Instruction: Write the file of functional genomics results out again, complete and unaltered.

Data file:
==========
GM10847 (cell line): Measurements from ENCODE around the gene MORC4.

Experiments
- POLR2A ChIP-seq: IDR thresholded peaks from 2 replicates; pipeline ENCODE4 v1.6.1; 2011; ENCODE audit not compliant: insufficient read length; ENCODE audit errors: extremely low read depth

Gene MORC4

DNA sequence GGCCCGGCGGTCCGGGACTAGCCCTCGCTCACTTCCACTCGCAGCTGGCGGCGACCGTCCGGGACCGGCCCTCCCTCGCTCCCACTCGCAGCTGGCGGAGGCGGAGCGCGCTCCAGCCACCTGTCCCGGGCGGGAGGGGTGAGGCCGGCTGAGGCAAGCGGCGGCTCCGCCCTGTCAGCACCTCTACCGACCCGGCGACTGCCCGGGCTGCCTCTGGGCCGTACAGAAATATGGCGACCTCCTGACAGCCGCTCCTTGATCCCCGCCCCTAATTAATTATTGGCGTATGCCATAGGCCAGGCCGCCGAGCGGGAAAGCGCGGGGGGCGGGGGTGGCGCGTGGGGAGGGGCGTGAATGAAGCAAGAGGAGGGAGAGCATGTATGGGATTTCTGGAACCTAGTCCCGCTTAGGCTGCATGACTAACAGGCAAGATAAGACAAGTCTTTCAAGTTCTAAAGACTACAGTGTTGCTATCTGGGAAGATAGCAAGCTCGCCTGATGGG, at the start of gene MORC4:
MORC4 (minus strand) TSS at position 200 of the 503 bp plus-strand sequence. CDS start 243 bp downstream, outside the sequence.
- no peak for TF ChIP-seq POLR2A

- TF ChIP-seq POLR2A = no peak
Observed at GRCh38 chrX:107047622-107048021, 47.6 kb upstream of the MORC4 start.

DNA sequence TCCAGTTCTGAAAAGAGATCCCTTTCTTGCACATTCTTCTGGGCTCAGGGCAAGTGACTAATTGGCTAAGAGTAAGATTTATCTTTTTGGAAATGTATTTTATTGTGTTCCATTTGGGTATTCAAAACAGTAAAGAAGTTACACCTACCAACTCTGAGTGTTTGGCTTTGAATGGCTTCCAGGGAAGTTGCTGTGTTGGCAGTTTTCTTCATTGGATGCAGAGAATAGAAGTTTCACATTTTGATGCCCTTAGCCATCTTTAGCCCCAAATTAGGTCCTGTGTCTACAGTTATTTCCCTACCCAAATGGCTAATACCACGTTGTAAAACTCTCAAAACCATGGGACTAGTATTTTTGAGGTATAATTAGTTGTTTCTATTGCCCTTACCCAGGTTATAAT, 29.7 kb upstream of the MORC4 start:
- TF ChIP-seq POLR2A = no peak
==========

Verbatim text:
GM10847 (cell line): Measurements from ENCODE around the gene MORC4.

Experiments
- POLR2A ChIP-seq: IDR thresholded peaks from 2 replicates; pipeline ENCODE4 v1.6.1; 2011; ENCODE audit not compliant: insufficient read length; ENCODE audit errors: extremely low read depth

Gene MORC4

DNA sequence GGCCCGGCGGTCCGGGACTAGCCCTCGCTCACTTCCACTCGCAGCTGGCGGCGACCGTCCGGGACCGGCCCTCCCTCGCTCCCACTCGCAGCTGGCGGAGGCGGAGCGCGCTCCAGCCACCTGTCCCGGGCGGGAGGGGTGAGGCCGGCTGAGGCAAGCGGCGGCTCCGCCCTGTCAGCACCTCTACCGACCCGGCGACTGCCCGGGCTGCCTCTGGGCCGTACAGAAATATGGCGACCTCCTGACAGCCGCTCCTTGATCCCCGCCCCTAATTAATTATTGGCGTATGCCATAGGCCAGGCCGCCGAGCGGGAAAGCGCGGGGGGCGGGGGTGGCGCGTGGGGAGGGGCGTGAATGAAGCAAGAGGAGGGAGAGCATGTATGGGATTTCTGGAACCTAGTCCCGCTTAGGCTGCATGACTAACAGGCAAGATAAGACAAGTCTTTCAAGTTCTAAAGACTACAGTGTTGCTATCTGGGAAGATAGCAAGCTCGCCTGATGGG, at the start of gene MORC4:
MORC4 (minus strand) TSS at position 200 of the 503 bp plus-strand sequence. CDS start 243 bp downstream, outside the sequence.
- no peak for TF ChIP-seq POLR2A

- TF ChIP-seq POLR2A = no peak
Observed at GRCh38 chrX:107047622-107048021, 47.6 kb upstream of the MORC4 start.

DNA sequence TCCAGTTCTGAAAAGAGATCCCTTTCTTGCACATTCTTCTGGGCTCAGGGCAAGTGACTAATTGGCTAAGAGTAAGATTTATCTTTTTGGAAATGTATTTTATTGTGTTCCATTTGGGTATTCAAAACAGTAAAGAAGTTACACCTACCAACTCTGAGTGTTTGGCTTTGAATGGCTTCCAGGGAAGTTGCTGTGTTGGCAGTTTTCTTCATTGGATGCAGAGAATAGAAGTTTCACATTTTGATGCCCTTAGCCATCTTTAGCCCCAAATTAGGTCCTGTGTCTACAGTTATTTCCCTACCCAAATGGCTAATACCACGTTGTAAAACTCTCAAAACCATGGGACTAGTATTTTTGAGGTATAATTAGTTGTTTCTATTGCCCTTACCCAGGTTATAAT, 29.7 kb upstream of the MORC4 start:
- TF ChIP-seq POLR2A = no peak